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    Quote Originally Posted by dscheidt View Post
    "passively suicidal" to the list, for completeness, but that's probably just a variant on "moron".


  11. #11
    Senior Member LesterOfPuppets's Avatar
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    1. Is your thirst for the ultimate tail light sort of a geek hobby like mine regarding headlights?
    Nope, I get a Superflash when I need one and call it good.
    2. How old are you?
    42
    3. Have you been struck by a car and are somewhat paranoid?
    I've been hit and I've hit cars, not paranoid, though.
    4. (this one is important to me) When there's a perfectly good sidewalk / paved path paralleling the street...why do you stay on the street in the way of traffic, risking your life and the lives of the idiots who don't see us until it's too late so they slam on the brakes and get rear-ended by a delivery truck? I just don't see the bother in hitting the sidewalk when I've been told by officers: "Sure...it's the 'law' to ride on the street...but you cause less problems when you ride on the sidewalk, so we'd prefer to have you ride there."

    Most sidewalks are worse than most roads for riding. One stretch of my commute is a gauntlet of busy business driveways. This stretch of road even has a bike lane, but I still spend a fair amount of time in the traffic lane because a lot of people coming outta Fred Meyer's, McDonald's, BR31, Taco Bell, etc. just kinda coast way out into the bike lane before even looking for cross traffic. Quite a few peds on this stretch of road, too, so sidewalk is generally bad news.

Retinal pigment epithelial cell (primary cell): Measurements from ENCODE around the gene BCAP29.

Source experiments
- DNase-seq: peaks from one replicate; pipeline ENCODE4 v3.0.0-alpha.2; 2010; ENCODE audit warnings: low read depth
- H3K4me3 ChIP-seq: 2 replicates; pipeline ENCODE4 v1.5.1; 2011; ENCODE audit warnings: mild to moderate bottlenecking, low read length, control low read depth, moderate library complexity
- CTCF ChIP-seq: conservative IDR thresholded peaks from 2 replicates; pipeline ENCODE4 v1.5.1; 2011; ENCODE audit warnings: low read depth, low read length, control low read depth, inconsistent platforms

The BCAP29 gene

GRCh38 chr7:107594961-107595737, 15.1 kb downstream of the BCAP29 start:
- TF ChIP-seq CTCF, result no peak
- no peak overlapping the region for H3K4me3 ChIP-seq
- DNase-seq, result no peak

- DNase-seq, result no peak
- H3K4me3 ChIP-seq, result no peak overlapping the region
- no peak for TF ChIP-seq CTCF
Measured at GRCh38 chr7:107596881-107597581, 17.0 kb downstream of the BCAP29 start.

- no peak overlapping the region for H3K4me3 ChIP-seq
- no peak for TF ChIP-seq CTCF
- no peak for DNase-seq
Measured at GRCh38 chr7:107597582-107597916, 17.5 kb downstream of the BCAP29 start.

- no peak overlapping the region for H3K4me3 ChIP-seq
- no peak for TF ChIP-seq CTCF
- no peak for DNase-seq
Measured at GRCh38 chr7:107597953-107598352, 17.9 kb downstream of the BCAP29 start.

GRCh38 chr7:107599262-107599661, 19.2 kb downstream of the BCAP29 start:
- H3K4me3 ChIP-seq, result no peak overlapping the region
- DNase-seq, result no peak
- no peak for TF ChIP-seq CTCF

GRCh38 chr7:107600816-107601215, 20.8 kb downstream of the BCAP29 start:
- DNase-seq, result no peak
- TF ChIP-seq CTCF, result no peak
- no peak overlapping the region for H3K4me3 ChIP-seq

Another stretch of my commute is about 1.5 miles with about 8 seldom used driveways. It has a bike lane too, but I hit the sidewalk a lot when it rains because the sidewalk drains better than the bikelane in the gutter. I find it fairly easy to be vigilant around widely spaced driveways compared to a driveway every 30-50 feet.

    Oh, and IJM made a good point about speeds on sidewalks. I go as fast as I can, but slow to about 5mph when approaching a driveway, unless it has WIDE-OPEN sight lines.

    EDIT: Threads without pics are boring, so here's a pic of the sidewalk cycling friendly leg of my commute:
    Last edited by LesterOfPuppets; 04-27-10 at 01:32 PM.
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  12. #12